If you have read our prior blog post on 6 Qualities of Strong Social Media Content, you have a good understanding of what valuable content will look like. However, valuable content is subjective, and there are a few factors you’ll need to consider before you can begin sharing effectively. Today, we’ll detail how to create a social media plan that will serve as a guide as you post to each platform and ultimately help improve your broader photography marketing strategy.
The format of your plan can be whatever style works for you. If you prefer to jot the following points down in a notebook, go for it! If you’re more of a digital organizer, type away — a software like PowerPoint can help to make a visually appealing social media plan, or you can capture ideas in a mobile app that allows you to take notes, so you can access your notes on the go.
There are a few components to your social media strategy that you will need to consider, and you can make as many notes on these as you find helpful:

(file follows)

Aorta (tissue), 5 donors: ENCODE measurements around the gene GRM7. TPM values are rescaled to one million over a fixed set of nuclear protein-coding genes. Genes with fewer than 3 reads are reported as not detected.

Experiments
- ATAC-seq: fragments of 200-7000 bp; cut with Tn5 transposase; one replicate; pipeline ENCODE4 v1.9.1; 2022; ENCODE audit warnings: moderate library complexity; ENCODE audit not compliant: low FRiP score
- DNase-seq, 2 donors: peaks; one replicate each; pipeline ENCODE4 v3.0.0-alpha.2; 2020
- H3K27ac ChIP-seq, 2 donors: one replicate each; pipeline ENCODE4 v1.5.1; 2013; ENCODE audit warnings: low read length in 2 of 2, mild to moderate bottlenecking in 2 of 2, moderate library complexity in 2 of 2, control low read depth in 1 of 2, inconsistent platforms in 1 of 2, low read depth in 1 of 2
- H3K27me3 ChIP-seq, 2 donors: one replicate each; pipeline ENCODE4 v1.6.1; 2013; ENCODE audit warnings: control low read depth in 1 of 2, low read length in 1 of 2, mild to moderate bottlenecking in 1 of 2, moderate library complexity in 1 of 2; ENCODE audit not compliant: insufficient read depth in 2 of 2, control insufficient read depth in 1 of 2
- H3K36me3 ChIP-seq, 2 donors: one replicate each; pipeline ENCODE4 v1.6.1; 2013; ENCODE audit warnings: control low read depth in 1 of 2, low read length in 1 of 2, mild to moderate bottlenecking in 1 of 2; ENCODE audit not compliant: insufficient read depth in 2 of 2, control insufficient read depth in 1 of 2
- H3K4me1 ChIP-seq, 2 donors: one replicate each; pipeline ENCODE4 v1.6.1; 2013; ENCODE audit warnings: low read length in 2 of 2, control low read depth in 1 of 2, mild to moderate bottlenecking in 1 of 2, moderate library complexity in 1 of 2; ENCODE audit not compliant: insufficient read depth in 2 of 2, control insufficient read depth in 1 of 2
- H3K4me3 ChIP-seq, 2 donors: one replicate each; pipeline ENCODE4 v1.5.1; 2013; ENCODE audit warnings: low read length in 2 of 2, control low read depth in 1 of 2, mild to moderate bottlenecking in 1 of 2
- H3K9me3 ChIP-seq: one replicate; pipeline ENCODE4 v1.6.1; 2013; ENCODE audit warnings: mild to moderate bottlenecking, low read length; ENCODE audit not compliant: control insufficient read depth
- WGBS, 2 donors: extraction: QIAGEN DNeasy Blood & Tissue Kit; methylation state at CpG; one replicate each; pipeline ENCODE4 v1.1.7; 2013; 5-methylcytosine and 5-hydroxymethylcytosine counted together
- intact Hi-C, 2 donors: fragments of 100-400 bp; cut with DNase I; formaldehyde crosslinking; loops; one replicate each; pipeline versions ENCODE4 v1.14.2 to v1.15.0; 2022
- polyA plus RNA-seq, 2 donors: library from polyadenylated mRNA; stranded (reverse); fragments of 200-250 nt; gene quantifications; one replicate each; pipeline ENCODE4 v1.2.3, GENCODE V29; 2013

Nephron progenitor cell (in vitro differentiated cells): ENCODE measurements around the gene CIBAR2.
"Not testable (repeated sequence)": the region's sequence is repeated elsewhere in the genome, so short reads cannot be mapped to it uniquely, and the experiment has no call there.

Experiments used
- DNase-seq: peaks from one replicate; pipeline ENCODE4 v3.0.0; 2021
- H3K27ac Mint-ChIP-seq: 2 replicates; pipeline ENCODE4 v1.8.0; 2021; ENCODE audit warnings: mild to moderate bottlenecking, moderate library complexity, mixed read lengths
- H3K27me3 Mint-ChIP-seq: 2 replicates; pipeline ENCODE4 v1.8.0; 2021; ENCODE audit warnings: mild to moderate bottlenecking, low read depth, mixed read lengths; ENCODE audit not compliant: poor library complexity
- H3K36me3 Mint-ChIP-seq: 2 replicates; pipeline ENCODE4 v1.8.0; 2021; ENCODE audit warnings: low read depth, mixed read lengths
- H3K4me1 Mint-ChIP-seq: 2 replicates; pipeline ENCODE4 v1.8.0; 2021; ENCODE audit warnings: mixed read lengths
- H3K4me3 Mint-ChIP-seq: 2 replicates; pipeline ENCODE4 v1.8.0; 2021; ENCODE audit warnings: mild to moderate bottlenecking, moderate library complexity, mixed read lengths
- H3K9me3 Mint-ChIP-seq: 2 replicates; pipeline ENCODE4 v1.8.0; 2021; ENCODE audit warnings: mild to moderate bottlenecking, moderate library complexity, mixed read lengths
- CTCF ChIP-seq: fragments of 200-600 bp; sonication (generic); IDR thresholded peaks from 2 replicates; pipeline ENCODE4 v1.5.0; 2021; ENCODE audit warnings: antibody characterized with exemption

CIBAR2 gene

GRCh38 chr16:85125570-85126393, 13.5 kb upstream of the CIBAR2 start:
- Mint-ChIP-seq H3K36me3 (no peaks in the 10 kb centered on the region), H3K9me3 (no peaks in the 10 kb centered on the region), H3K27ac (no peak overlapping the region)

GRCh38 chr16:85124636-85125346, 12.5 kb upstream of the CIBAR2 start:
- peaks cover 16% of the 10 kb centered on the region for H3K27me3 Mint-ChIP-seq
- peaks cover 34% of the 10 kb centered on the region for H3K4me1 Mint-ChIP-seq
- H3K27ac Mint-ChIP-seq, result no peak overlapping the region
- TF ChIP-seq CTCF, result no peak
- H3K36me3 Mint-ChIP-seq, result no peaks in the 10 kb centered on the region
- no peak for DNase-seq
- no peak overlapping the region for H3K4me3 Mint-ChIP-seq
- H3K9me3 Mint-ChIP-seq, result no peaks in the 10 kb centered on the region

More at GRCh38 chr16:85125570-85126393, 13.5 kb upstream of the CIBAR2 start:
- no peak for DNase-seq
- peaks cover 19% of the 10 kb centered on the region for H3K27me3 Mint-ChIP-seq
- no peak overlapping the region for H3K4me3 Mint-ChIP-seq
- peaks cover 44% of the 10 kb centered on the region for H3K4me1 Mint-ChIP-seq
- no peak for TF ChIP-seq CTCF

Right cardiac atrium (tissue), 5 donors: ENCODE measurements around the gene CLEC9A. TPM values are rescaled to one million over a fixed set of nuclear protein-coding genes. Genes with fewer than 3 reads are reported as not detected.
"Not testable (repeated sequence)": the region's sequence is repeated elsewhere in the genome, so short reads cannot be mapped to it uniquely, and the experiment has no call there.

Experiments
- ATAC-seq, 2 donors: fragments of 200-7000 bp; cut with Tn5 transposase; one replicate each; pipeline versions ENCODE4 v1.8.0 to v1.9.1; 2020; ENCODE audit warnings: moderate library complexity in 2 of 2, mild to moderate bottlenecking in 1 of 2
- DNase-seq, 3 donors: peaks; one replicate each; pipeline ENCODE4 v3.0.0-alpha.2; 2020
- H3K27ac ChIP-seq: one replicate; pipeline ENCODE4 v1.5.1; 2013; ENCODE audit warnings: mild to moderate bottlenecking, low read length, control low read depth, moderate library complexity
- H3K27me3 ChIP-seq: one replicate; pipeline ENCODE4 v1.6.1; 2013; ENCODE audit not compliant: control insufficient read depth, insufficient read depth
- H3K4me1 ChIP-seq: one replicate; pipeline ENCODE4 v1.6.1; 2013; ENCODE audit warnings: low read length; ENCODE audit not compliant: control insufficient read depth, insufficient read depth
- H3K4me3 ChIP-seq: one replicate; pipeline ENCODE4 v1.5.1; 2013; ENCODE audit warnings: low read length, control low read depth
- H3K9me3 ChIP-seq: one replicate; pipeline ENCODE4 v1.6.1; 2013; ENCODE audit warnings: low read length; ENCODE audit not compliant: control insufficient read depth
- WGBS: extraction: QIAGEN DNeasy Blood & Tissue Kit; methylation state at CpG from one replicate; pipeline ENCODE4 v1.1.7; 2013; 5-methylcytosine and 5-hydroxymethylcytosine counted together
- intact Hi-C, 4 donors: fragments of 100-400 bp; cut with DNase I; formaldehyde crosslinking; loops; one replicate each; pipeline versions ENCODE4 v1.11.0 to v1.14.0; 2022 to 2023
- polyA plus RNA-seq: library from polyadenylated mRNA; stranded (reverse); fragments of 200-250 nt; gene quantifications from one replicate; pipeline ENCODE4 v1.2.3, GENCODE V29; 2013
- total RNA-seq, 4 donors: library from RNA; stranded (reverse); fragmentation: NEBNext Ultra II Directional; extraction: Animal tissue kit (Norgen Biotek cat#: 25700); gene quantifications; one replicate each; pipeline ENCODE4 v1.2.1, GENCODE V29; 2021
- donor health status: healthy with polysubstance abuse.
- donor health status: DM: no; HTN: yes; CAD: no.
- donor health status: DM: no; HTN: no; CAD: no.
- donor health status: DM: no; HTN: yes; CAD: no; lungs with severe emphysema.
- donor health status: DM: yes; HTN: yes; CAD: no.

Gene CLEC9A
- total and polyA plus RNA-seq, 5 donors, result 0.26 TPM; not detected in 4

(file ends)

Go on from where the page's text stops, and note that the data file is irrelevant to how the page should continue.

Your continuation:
1. What do your current social media marketing efforts look like?
Some of you photographers may already have thriving social media pages, or you might be starting from scratch. If you don’t currently have an active social media platform, skip on to point #2. If you do have some form of social media presence, make a note of where you are at this moment. Jot down how many followers you currently have on each platform, how often you’re posting, and the sort of engagement you’re seeing (are your followers liking and commenting on your posts, or are they going seemingly unnoticed?). Are you getting referrals or booking more clients through your social media efforts?
2. Who is your target market?
Your target market will define every aspect of your social media marketing efforts. The content you share should be carefully selected to provide value to your target market, not only your current social media audience (if you have an established following). In this section, you’ll make notes about your ideal client—details about their age, family, location, lifestyle, and personality. Would you prefer your clients to want digital images provided to them or to place large print orders through you? What does their portrait budget look like? It is okay to be particular—in fact, you should be!